As with the two earlier classes, I learned things from the first watching. Like the SG, I will continue absorbing more knowledge with future watchings.

Chisels and plane blades have always been my first sharpening love. I feel Wolfgang did a thorough job of demonstrating sharpening and showing how to use the jig. I thought he gave a good introduction to cambering and wisely did not get bogged down in a more complete explanation. Cambering is an important subject, which deserves a full class in itself. That would be beyond the scope and purpose of this class.

I felt the part on grinding wheels was the most complete coverage that Tormek has ever done. It was most welcome and informative.

I look forward to more forum discussion.


Knife Sharpening / new video from Knife Grinders
« on: April 25, 2020, 12:22:24 am »
Knife Grinders has just posted an outstanding new video, Minimizing Loss of Sharpness. Vadim (Wootz) has made several very informative, ground breaking videos. In my opinion, this is his best to date. His background, both as an experienced, innovative sharpener and as a very educated, highly trained researcher, really shine in this video. The information and organization are outstanding.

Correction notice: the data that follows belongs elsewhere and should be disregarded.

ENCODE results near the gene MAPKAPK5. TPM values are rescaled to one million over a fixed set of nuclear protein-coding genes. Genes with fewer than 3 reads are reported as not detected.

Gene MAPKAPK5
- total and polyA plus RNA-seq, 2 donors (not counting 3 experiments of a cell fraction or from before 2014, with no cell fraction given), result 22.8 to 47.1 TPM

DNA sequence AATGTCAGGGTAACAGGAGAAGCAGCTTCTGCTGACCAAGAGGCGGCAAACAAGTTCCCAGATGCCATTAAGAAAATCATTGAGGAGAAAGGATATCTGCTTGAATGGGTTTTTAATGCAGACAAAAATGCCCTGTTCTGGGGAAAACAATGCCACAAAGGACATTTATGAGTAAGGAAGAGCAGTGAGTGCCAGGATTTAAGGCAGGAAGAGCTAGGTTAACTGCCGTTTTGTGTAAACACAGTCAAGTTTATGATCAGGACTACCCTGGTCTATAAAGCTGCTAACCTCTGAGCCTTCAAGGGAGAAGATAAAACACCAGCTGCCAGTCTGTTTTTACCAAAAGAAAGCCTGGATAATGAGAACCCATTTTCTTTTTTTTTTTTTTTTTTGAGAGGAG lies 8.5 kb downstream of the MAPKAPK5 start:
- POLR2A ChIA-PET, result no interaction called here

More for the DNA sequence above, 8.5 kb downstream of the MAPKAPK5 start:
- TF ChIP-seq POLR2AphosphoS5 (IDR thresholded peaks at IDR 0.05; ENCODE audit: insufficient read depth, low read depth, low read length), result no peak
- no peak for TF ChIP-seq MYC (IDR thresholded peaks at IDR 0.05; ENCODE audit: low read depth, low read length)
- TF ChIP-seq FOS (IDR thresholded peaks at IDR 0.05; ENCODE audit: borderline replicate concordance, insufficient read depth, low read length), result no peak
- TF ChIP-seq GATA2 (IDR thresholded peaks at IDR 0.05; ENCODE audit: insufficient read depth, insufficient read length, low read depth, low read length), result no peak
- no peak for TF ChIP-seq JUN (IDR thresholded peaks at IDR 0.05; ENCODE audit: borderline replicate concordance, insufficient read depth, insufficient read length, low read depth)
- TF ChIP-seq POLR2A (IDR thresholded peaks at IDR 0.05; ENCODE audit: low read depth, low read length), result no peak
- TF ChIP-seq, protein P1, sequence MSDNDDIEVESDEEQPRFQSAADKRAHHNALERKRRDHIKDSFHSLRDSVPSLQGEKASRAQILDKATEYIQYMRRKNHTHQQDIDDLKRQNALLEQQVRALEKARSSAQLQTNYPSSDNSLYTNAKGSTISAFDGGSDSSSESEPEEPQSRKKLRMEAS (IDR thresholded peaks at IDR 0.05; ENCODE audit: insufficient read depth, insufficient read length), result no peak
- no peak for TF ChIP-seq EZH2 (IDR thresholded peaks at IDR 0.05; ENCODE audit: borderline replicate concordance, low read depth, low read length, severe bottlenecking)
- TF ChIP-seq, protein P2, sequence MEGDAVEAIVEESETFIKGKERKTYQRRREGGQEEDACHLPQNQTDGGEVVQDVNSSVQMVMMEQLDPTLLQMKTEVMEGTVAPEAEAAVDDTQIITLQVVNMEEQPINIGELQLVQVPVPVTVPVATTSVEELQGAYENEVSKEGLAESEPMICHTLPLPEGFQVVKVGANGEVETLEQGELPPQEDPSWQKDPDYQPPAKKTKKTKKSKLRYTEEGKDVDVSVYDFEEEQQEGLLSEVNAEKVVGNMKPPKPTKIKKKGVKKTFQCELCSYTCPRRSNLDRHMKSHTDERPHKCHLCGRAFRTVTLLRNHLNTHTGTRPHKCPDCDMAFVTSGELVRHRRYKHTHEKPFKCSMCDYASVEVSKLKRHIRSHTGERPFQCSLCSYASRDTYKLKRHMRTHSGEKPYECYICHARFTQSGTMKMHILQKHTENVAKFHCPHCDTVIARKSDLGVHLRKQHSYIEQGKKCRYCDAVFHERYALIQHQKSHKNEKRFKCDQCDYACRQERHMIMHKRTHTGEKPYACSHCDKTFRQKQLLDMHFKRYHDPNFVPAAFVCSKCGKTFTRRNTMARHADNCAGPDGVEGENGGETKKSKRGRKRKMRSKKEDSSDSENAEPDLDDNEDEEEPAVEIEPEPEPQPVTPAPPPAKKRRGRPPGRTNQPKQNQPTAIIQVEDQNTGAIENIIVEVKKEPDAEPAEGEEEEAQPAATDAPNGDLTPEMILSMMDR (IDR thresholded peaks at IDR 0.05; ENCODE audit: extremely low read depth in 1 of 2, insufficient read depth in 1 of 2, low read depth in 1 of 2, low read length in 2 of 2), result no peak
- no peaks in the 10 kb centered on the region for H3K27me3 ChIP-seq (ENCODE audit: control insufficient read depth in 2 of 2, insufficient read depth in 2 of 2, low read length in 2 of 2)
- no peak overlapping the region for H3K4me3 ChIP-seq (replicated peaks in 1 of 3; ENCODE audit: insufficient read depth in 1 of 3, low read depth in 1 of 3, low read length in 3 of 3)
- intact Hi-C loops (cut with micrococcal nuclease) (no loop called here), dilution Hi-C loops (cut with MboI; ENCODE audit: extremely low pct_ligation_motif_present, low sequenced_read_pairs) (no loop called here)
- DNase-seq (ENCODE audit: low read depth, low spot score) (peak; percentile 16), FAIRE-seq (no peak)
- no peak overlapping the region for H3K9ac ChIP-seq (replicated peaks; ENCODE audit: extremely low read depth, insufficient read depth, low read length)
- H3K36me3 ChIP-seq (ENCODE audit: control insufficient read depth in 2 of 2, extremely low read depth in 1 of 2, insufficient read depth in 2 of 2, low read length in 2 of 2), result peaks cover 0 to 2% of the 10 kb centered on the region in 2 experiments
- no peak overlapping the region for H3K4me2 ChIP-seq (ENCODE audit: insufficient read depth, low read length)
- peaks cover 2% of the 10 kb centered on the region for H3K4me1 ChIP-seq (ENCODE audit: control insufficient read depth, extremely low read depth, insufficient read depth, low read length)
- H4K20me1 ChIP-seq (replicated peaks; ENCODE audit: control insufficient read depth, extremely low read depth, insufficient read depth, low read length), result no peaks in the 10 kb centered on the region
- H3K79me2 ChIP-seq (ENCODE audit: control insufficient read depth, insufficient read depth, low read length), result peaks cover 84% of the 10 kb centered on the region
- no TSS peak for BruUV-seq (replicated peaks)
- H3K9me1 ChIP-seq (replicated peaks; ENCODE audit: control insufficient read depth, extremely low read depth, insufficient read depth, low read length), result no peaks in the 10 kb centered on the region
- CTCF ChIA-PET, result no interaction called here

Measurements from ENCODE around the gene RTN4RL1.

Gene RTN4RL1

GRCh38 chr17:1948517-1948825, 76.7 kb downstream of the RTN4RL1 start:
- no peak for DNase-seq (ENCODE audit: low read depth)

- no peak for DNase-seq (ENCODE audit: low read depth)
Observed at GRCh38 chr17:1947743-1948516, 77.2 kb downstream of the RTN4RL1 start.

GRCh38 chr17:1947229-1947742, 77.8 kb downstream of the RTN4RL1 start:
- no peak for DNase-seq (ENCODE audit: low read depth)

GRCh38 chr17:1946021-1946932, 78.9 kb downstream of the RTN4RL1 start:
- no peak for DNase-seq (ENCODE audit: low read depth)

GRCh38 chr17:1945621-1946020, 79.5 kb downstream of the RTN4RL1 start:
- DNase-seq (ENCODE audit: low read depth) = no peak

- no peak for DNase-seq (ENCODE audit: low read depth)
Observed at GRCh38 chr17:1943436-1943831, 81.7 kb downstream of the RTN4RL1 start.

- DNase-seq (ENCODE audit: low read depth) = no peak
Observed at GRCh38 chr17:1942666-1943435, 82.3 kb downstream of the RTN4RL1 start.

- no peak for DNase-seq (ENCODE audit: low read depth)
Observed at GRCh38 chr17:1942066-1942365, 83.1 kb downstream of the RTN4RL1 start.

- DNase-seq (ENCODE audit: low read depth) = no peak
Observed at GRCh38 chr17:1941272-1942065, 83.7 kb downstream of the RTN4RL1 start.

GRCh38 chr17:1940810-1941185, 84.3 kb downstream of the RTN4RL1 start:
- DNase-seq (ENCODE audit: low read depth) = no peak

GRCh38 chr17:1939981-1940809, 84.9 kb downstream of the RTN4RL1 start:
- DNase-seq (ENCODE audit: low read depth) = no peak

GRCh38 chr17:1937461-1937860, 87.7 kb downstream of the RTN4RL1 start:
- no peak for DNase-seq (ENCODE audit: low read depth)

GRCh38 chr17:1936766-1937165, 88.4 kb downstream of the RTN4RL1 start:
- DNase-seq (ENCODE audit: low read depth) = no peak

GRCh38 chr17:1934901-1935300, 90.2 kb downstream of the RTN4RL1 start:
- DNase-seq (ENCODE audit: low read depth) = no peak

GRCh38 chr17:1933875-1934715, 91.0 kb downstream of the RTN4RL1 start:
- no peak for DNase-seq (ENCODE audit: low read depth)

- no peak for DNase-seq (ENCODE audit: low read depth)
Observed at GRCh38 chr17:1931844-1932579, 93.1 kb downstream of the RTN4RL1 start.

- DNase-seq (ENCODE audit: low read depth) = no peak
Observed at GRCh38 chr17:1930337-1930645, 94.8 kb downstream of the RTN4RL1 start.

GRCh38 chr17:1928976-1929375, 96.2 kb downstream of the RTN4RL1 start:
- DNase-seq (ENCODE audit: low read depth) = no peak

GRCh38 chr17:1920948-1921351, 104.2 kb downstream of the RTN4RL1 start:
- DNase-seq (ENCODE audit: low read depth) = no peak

On a less important level, Vadim has really increased his technical quality in this video. In his past videos, I did not mind overlooking the less than stellar audio and video/lighting quality because the content was so outstanding. In this video, he has brought both the audio and video/lighting quality to the same high level as his content.

I consider this video a must see at least once for all serious Tormek knife sharpeners. I plan to study it several times in conjunction with his deburring book.

Outstanding job, Vadim!


Oops....I forgot to postthe link:

This says a lotin a short video: